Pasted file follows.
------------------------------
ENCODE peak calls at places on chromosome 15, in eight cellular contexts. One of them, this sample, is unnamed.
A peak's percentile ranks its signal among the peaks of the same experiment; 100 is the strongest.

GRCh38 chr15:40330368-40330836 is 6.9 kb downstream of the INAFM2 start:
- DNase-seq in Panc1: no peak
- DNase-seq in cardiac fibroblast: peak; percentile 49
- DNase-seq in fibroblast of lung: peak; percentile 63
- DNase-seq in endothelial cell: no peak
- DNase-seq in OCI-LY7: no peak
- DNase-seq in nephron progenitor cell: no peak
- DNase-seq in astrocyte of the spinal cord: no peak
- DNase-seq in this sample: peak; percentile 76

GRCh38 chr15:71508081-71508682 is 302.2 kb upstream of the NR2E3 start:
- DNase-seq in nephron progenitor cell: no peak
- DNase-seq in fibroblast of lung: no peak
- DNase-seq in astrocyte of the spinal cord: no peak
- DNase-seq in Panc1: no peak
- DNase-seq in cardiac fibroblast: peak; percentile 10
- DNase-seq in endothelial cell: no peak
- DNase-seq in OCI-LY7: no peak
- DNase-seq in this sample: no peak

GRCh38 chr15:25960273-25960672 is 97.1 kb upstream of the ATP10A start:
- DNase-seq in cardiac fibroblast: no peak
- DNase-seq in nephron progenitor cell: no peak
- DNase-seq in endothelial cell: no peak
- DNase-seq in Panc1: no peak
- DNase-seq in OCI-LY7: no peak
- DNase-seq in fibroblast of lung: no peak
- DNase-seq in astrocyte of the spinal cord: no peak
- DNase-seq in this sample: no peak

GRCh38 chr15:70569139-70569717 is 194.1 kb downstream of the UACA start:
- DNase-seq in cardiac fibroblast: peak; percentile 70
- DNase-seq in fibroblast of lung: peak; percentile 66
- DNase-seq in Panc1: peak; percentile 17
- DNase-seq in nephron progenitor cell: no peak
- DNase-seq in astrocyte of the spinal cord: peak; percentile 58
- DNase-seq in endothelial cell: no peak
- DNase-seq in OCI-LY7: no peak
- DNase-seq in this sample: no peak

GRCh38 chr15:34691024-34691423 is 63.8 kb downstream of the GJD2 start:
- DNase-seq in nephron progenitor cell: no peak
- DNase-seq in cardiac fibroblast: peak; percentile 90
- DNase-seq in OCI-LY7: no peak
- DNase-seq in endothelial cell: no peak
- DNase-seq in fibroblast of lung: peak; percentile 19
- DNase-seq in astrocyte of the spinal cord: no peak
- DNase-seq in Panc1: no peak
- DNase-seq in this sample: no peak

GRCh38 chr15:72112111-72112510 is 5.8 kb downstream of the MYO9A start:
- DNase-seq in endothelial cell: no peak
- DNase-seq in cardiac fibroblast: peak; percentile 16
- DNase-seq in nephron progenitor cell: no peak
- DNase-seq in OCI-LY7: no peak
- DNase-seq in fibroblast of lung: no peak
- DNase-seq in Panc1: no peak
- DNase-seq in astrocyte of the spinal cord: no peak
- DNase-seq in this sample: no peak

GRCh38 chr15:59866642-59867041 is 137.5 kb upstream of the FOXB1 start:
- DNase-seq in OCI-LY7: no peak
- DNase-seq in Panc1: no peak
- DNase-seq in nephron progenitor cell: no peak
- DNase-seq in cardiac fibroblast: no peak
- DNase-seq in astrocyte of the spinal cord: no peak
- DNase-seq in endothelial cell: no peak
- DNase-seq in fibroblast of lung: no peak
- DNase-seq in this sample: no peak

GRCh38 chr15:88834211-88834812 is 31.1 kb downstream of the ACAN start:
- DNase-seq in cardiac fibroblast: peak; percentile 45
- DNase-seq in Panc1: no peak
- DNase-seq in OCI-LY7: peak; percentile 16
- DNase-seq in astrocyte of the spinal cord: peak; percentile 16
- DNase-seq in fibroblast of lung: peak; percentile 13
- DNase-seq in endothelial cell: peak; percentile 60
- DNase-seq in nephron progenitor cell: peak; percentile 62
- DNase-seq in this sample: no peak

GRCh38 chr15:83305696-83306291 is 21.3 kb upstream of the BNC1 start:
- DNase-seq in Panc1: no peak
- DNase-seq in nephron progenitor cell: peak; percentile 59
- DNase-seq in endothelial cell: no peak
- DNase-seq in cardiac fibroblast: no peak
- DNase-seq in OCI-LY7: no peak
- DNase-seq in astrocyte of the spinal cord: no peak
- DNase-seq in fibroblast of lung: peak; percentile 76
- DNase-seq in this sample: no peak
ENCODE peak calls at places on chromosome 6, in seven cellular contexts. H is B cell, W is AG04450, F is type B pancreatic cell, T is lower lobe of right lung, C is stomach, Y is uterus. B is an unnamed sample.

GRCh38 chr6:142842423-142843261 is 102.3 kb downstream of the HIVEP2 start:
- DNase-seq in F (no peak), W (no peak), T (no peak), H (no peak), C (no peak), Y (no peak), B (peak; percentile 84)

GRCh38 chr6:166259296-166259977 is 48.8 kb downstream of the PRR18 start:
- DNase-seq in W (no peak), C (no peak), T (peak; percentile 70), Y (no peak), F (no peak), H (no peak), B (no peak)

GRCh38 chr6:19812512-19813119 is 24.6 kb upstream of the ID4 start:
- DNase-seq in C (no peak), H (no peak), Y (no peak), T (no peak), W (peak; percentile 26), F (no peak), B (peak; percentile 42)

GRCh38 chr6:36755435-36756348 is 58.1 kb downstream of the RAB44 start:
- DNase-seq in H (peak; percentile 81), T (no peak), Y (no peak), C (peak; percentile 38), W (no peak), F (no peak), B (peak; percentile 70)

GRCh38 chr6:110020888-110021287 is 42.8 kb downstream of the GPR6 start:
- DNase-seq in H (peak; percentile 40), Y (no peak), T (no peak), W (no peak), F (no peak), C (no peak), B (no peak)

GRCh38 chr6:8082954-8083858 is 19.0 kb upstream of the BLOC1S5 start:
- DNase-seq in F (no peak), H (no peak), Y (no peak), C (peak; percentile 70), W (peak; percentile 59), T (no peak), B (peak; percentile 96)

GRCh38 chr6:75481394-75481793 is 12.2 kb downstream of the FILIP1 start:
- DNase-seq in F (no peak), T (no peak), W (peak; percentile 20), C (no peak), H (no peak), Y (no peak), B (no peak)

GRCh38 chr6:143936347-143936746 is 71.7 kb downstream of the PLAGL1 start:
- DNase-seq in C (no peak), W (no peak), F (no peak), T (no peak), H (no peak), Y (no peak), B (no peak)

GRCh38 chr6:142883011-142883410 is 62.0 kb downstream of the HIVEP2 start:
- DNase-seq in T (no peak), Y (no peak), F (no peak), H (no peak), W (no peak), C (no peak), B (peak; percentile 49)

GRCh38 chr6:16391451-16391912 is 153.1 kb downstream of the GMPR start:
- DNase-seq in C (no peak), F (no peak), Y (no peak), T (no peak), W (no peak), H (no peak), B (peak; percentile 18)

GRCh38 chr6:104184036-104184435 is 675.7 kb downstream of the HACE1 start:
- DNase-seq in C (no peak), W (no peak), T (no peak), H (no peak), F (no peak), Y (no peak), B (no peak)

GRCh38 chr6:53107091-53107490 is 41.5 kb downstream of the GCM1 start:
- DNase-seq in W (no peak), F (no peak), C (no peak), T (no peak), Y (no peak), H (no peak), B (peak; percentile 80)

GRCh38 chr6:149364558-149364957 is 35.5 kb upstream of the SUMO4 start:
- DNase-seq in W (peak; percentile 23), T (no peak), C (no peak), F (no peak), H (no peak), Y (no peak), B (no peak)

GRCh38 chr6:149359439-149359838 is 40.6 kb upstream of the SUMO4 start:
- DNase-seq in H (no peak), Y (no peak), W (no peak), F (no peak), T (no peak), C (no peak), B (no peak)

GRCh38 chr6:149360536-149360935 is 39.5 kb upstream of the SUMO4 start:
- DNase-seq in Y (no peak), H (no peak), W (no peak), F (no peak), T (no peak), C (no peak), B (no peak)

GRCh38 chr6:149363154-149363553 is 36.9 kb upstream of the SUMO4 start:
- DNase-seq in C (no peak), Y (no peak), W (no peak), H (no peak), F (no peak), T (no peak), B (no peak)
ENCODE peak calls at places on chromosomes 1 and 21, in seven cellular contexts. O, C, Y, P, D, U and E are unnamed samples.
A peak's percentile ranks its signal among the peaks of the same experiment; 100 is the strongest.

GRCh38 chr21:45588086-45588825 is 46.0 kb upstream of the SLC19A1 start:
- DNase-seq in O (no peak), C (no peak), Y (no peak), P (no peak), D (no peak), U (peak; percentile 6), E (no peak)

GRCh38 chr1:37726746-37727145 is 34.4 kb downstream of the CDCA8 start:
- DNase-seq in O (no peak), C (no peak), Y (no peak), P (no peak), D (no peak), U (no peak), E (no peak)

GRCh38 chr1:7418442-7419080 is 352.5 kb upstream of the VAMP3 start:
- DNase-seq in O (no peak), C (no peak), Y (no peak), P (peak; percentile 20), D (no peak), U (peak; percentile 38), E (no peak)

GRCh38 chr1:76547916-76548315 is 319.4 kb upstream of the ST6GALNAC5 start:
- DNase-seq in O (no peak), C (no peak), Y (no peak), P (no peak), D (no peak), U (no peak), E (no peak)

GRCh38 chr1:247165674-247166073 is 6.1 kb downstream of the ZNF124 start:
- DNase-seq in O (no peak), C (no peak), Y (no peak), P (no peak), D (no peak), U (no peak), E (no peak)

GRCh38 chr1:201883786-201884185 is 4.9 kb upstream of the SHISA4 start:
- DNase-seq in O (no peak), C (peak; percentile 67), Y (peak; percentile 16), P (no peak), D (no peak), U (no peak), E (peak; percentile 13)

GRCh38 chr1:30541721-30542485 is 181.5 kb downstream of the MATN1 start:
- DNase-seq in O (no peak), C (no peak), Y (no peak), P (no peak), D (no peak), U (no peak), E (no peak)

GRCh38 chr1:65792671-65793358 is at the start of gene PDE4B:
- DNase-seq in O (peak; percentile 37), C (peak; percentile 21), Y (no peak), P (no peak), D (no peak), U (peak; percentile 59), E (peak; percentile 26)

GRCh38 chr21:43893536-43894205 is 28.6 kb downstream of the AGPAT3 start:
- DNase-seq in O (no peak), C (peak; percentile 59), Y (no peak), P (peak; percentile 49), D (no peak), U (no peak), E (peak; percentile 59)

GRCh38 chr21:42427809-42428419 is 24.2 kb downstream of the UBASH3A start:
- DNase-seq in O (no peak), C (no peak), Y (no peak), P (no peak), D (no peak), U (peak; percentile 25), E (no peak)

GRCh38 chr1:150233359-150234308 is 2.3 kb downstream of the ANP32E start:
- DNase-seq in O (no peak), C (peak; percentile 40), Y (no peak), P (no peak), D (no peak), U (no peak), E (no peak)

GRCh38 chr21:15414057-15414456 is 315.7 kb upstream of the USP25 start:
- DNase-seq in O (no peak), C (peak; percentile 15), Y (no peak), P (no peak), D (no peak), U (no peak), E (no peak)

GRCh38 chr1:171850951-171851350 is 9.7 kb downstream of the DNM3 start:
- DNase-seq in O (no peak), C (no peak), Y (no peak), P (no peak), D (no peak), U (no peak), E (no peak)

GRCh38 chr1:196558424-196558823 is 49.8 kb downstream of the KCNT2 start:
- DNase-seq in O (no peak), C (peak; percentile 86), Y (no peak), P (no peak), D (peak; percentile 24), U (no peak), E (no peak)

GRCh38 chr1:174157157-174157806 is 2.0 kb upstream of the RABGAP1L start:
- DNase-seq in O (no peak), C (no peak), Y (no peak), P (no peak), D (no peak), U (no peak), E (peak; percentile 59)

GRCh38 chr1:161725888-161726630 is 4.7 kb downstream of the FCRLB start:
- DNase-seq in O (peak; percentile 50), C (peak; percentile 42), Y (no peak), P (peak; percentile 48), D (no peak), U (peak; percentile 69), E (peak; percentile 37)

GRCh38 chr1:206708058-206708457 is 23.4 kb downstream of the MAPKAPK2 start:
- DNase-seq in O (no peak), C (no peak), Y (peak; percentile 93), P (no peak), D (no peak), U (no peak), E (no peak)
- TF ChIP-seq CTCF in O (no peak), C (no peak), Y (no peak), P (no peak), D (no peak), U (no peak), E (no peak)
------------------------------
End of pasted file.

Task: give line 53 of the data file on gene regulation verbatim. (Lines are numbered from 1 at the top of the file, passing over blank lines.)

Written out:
- DNase-seq in fibroblast of lung: no peak